Israel and Sudan may sign a normalization deal in the near future, Israel’s intelligence minister said Sunday.
“A normalization agreement with Sudan is coming soon. This historical agreement may be signed before the new year,” Eli Cohen told KAN, the Israeli Public Broadcasting Corporation, in the wake of last week’s controversial deal with the United Arab Emirates (UAE).
Sudan may normalise relations with Israel
Israeli commentators had speculated the new contacts with Khartoum could allow for the repatriation of undocumented Sudanese migrants in Israel, and Israel could in turn lobby the United States to improve Sudan’s standing in Washington.
Khartoum said on February 5 it had given Israeli planes initial approval to fly over its territory, two days after Sudan’s military head of state, Abdel Fattah al-Burhan, met Netanyahu in Uganda.
“Now we’re discussing rapid normalisation. The first Israeli aeroplane passed yesterday over the skies of Sudan,” Netanyahu said in a speech to US Jewish leaders on Sunday, saying the route cut some three hours off flights from Israel to South America.
Sudan has stopped short of saying it is normalising ties with Israel.
Plan Favours illegal occupations
The plan heavily favours Israel and proposes it keep all its illegal settlements in the occupied West Bank and East Jerusalem, territories captured by Israel in the 1967 war.
After the meeting in Uganda, the Associated Press news agency quoted a Sudanese military official as saying the decision was coordinated by the United Arab Emirates (UAE) and also aimed at removing Sudan from the US’s list of “state sponsors of terrorism”.
Sudan officially went to war with Israel in the 1948 Arab–Israeli War and the Six-Day War in 1967 though it did not participate in the Suez Crisis. In the early 1950s, Sudan – then still not independent – had active trade relations with Israel. Now, sudan may seek to normalise relations with Israel.
Israel previously considered Sudan to be a security threat because it suspected Iran used Sudan as a conduit for overland smuggling of munitions to the Gaza Strip. In 2009, regional sources said, Israeli aircraft bombed an arms convoy in Sudan.
The corridor described by Netanyahu would also take planes over Egypt, which signed a peace deal with Israel in 1979, and Chad, which in 2018 restored long-severed relations with Israel.
Sudan did not actively participate in the Yom Kippur War, as Sudanese forces arrived too late to participate. Israel backed Christian militias that fought the Sudanese government in the First and Second Sudanese Civil Wars.
Israel had provided aid to Sudan during crisis
In January 2016, Sudanese Foreign Minister Ibrahim Ghandour floated normalized ties with Israel provided the U.S. government lifts economic sanctions. Sudanese President Omar al-Bashir followed that up by saying in an interview with Saudi newspaper Okaz, “Even if Israel had conquered Syria, it would not have inflicted the destruction taking place there right now, would not have killed the number of people killed so far and would not have expelled people the way they are being expelled now.”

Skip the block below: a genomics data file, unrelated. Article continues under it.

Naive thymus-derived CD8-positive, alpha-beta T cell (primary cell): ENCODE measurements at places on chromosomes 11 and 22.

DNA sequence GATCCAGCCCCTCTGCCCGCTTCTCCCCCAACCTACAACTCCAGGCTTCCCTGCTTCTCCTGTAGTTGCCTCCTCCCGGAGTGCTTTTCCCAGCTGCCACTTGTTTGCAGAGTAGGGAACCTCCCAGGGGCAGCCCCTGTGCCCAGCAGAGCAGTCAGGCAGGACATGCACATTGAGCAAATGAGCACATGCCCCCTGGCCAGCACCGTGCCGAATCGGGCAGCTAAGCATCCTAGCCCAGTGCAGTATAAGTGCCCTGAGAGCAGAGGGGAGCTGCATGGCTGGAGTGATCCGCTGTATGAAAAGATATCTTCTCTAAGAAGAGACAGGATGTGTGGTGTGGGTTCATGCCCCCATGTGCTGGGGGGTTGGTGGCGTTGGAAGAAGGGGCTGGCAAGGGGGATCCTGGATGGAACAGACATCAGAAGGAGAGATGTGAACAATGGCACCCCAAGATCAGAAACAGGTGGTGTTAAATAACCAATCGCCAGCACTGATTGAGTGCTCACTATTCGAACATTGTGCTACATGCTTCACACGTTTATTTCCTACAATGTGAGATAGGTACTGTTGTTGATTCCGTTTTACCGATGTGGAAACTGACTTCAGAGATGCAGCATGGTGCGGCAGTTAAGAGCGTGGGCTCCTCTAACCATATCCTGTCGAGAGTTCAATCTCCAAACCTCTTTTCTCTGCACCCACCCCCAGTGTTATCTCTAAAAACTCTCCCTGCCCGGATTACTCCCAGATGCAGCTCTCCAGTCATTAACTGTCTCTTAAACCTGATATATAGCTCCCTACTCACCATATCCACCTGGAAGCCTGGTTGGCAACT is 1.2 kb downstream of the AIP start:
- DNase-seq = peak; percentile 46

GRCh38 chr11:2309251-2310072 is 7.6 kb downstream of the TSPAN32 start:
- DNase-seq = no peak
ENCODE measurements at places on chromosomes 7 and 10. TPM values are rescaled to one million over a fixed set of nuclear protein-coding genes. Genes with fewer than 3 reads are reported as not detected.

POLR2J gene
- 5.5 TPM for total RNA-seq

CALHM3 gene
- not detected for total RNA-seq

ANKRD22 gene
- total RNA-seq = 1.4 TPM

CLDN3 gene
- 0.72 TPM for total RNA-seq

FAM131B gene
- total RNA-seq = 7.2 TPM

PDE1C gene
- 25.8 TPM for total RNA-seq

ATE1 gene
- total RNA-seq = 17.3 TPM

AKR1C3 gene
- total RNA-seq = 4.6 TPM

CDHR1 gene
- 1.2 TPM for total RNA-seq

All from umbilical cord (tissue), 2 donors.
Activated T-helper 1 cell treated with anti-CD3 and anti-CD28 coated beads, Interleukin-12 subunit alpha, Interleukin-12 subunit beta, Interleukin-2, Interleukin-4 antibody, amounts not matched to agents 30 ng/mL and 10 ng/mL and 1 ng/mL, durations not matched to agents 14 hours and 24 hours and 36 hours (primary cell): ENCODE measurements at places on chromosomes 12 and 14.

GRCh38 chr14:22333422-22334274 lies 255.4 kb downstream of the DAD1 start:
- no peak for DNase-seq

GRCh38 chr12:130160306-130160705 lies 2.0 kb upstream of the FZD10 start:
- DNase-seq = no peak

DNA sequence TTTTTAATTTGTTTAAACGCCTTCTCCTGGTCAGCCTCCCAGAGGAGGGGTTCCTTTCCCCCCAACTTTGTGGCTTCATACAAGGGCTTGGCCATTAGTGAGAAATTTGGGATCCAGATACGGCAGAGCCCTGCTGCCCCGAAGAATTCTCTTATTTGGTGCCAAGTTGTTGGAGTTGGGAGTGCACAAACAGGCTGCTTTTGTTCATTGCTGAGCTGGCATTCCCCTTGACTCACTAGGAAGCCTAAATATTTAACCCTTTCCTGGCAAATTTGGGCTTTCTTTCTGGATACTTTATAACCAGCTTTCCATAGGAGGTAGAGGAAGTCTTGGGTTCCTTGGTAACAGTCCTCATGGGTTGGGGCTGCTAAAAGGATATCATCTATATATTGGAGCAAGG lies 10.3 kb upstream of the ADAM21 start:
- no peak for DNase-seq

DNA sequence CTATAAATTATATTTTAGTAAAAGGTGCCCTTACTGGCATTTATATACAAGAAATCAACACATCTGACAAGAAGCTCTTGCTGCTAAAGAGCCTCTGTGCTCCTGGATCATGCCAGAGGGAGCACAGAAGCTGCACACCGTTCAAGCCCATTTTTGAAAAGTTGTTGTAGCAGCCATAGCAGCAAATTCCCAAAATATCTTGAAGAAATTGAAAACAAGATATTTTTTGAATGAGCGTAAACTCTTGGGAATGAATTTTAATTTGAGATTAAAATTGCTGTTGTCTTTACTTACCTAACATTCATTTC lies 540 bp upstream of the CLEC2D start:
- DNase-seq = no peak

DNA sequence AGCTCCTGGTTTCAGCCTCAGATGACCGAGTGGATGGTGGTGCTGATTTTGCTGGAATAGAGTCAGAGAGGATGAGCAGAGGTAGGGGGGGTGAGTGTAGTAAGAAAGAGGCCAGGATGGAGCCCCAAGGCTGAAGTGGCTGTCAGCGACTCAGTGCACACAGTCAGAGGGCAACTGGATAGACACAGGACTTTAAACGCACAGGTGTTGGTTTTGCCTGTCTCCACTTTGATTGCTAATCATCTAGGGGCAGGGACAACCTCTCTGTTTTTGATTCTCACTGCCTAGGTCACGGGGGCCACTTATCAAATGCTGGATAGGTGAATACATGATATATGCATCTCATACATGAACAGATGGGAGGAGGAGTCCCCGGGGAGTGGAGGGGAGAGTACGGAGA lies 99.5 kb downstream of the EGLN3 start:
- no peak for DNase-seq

Israel flew medics and equipment to Sudan to try and save a diplomat infected with COVID-19. There may hence be a bid from Sudan to normalise relations with Israel.
It was revealed in early September 2016 that Israel had contacted the U.S. government and other Western countries and encouraged them to take steps to improve relations with Sudan in wake of the break-in relations between the Arab-African country and Iran in the past year, all but confirming a secret alliance between Sudan and Israel.
Kara later revealed at an event in Beersheba that he was maintaining contacts with many Sudanese officials and did not deny that a Sudanese official had recently visited Israel.
In February 2020, Israeli Prime Minister Benjamin Netanyahu and the Chairman of the Sovereignty Council of Sudan, Abdel Fattah al-Burhan, met in Uganda, where they both agreed to normalize the ties between the two countries. Later that month, Israeli planes were allowed to fly over Sudan.
The UAE is the first Gulf state and third Arab nation to establish full diplomatic relations with Israel after Egypt and Jordan.
Despite reports that the deal halted Israel’s controversial plan to annex parts of the West Bank, Israeli Prime Minister Benjamin Netanyahu confirmed his government’s continued commitment to the annexation plan.
Palestinian groups denounced the deal, saying it does nothing to serve the Palestinian cause and ignores the rights of Palestinians.
Anadolu with additional information from GVS News Desk